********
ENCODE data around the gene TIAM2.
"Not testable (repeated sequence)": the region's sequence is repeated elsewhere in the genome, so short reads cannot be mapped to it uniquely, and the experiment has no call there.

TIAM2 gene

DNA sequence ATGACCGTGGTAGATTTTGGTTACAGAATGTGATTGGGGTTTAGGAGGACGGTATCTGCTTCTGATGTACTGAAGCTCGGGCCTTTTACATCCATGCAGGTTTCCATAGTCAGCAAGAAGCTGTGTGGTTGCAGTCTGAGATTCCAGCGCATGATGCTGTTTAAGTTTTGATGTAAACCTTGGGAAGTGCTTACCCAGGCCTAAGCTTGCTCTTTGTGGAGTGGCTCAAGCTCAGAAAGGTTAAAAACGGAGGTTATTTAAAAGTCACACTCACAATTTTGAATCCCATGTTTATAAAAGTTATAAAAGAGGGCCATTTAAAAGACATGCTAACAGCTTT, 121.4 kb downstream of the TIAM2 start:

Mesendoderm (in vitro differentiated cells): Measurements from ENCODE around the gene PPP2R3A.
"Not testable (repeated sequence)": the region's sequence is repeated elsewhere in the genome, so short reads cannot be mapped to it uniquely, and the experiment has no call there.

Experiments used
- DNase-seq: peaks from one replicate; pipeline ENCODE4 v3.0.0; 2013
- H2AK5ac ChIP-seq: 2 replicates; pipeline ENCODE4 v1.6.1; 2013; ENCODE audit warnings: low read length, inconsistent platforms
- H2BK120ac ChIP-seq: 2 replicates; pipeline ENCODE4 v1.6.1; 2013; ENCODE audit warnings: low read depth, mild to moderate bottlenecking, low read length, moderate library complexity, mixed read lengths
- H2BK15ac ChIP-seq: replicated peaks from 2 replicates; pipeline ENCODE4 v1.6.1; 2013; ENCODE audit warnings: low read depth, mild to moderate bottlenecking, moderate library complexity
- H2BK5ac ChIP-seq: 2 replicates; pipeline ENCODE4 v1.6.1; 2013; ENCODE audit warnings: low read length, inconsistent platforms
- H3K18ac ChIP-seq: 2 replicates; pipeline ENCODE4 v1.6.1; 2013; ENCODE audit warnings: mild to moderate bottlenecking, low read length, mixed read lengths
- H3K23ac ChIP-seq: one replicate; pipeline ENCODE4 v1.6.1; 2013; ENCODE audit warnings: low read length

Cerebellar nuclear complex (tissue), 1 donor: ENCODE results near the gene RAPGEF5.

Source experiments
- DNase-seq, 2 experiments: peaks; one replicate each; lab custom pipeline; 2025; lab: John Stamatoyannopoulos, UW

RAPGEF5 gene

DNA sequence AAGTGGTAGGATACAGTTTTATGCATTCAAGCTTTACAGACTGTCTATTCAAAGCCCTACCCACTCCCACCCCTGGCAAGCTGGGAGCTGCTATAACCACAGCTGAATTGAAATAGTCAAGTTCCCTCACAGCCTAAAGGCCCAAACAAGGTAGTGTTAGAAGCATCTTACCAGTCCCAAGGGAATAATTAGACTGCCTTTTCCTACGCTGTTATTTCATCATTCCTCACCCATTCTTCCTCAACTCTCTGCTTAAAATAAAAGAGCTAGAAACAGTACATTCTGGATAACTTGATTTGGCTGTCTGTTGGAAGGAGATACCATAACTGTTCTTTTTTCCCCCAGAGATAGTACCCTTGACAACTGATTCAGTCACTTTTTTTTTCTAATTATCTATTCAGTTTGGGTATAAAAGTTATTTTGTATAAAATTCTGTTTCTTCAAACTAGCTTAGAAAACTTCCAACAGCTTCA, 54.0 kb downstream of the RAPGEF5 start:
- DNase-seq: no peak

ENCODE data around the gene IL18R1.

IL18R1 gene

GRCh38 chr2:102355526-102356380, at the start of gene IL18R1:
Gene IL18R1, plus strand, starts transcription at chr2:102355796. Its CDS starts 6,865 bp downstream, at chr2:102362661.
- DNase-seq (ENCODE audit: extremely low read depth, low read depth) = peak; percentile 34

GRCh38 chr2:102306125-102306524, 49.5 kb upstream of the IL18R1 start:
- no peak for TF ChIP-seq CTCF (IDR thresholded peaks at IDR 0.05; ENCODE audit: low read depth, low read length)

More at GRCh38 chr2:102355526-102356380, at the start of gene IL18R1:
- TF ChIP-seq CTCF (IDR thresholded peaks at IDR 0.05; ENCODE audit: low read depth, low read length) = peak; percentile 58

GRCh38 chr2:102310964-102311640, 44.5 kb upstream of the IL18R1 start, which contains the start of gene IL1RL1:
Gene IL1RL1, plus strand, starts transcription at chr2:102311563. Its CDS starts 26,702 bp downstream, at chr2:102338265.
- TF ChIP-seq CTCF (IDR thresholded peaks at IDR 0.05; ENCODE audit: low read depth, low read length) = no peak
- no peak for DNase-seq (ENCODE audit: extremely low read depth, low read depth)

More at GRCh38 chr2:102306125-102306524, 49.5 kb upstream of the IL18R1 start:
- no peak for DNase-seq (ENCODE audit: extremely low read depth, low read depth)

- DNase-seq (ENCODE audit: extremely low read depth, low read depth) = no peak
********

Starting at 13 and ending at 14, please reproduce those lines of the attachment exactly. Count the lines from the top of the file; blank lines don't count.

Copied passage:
- H3K18ac ChIP-seq: 2 replicates; pipeline ENCODE4 v1.6.1; 2013; ENCODE audit warnings: mild to moderate bottlenecking, low read length, mixed read lengths
- H3K23ac ChIP-seq: one replicate; pipeline ENCODE4 v1.6.1; 2013; ENCODE audit warnings: low read length